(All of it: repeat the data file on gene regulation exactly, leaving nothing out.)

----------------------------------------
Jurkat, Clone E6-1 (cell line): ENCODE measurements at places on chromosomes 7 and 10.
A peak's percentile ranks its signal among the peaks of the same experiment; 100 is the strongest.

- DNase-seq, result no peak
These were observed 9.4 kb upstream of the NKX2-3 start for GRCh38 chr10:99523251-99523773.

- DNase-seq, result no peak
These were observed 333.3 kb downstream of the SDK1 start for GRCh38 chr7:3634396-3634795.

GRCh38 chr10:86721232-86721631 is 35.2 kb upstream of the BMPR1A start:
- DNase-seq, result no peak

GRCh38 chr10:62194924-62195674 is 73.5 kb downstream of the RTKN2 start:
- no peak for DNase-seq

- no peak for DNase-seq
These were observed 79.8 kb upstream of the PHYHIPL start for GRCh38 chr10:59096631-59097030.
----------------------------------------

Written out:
Jurkat, Clone E6-1 (cell line): ENCODE measurements at places on chromosomes 7 and 10.
A peak's percentile ranks its signal among the peaks of the same experiment; 100 is the strongest.

- DNase-seq, result no peak
These were observed 9.4 kb upstream of the NKX2-3 start for GRCh38 chr10:99523251-99523773.

- DNase-seq, result no peak
These were observed 333.3 kb downstream of the SDK1 start for GRCh38 chr7:3634396-3634795.

GRCh38 chr10:86721232-86721631 is 35.2 kb upstream of the BMPR1A start:
- DNase-seq, result no peak

GRCh38 chr10:62194924-62195674 is 73.5 kb downstream of the RTKN2 start:
- no peak for DNase-seq

- no peak for DNase-seq
These were observed 79.8 kb upstream of the PHYHIPL start for GRCh38 chr10:59096631-59097030.